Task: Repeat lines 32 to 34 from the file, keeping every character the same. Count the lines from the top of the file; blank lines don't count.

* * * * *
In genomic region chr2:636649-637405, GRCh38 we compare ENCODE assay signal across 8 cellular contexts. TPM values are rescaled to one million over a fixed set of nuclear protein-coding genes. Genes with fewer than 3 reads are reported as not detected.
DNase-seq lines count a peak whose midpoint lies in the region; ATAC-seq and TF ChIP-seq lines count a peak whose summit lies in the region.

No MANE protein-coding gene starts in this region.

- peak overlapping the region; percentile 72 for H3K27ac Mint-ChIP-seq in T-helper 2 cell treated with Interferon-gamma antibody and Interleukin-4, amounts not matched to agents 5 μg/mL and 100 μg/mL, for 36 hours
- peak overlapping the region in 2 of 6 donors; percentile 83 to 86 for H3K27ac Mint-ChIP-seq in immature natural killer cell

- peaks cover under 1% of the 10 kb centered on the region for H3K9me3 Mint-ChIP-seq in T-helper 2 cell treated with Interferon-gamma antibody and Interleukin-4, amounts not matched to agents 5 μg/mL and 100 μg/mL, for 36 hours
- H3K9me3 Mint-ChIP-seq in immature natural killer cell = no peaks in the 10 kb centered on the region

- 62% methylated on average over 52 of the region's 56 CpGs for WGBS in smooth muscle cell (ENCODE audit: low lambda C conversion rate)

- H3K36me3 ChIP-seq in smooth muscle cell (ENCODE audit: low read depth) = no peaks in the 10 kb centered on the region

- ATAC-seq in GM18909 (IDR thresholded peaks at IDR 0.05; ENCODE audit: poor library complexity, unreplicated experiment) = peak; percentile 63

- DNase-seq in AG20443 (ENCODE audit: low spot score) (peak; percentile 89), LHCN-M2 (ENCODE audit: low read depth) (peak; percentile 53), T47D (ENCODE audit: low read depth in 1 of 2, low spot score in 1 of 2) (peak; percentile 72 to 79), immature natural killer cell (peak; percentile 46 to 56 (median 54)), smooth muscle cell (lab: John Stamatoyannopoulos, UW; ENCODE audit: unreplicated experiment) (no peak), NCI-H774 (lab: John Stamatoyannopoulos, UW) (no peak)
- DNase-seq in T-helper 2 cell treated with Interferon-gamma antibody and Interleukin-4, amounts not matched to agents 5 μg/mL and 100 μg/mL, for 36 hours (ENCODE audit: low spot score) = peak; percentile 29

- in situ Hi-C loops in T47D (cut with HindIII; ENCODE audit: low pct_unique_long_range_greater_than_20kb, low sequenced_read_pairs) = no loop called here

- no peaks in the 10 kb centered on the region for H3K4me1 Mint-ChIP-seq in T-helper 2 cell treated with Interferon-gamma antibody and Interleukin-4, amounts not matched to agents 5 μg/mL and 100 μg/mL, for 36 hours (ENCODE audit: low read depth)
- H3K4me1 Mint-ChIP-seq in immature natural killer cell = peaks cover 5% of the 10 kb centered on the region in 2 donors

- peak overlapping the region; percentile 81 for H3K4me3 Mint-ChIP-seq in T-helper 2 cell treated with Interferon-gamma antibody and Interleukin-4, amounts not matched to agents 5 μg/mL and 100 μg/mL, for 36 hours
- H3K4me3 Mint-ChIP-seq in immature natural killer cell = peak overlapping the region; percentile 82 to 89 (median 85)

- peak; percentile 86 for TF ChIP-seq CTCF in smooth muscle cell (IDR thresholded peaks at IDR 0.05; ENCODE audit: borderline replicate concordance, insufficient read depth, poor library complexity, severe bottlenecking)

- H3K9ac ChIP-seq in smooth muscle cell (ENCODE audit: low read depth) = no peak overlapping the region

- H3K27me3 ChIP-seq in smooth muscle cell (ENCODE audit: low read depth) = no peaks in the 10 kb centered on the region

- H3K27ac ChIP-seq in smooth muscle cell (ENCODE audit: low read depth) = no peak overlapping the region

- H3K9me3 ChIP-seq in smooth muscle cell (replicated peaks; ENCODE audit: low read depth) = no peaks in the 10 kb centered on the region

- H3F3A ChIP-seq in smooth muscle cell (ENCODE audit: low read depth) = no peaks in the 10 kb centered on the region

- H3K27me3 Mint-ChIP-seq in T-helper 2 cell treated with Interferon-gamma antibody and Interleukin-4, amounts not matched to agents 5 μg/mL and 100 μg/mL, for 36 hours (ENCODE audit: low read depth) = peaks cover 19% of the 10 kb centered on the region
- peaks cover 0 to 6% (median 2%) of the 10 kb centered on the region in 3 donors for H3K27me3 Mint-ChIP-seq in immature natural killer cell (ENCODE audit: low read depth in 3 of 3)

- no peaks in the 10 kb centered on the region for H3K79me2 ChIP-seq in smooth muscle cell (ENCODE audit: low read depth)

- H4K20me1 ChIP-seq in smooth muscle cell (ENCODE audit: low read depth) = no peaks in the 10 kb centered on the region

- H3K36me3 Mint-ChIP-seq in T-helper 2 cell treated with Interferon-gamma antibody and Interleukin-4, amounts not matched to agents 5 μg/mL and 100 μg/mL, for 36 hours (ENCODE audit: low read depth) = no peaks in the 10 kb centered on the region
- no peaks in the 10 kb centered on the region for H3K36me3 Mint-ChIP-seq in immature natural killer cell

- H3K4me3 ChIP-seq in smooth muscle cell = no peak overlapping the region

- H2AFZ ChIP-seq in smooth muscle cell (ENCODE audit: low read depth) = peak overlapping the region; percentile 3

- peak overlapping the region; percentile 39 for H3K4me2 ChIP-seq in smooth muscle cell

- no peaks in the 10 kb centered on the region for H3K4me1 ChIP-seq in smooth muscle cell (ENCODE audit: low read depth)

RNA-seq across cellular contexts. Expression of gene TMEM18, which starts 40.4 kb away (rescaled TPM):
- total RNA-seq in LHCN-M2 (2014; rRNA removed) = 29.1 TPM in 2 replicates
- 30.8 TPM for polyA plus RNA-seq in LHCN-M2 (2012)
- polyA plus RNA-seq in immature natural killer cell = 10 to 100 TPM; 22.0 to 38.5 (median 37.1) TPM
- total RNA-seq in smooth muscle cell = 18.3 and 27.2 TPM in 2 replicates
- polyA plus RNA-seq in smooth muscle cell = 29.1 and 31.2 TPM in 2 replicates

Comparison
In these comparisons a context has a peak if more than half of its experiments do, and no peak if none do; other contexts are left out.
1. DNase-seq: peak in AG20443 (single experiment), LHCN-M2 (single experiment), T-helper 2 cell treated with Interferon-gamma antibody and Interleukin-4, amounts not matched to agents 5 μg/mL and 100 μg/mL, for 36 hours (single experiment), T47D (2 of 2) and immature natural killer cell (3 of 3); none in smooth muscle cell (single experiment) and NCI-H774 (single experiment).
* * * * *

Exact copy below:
- peak overlapping the region; percentile 39 for H3K4me2 ChIP-seq in smooth muscle cell

- no peaks in the 10 kb centered on the region for H3K4me1 ChIP-seq in smooth muscle cell (ENCODE audit: low read depth)

RNA-seq across cellular contexts. Expression of gene TMEM18, which starts 40.4 kb away (rescaled TPM):